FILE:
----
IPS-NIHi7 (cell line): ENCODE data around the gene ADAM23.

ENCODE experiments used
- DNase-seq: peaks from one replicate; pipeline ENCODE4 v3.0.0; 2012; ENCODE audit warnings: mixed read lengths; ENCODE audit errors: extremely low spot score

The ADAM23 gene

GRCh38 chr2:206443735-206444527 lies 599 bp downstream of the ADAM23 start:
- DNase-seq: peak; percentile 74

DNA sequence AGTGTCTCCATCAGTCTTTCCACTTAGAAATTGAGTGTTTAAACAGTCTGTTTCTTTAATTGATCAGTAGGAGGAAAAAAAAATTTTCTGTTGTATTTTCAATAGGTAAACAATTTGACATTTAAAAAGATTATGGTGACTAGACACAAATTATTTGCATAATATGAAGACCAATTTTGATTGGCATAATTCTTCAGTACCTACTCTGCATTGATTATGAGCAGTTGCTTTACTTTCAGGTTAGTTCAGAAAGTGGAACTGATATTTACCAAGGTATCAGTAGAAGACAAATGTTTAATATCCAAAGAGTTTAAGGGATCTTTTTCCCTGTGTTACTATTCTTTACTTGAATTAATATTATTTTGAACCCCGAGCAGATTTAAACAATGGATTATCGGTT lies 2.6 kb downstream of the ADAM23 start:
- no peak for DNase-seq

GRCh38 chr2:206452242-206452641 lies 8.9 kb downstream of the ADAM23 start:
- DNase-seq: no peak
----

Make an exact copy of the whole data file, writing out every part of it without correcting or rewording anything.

IPS-NIHi7 (cell line): ENCODE data around the gene ADAM23.

ENCODE experiments used
- DNase-seq: peaks from one replicate; pipeline ENCODE4 v3.0.0; 2012; ENCODE audit warnings: mixed read lengths; ENCODE audit errors: extremely low spot score

The ADAM23 gene

GRCh38 chr2:206443735-206444527 lies 599 bp downstream of the ADAM23 start:
- DNase-seq: peak; percentile 74

DNA sequence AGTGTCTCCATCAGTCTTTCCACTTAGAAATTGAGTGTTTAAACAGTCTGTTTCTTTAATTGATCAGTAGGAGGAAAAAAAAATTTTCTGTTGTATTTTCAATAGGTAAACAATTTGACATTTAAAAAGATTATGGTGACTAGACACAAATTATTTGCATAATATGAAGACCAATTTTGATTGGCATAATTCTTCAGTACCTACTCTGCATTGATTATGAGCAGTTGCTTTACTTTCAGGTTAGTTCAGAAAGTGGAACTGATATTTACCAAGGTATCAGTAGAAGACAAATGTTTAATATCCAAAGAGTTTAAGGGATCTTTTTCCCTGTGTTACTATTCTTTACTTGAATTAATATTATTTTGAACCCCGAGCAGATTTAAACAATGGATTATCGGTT lies 2.6 kb downstream of the ADAM23 start:
- no peak for DNase-seq

GRCh38 chr2:206452242-206452641 lies 8.9 kb downstream of the ADAM23 start:
- DNase-seq: no peak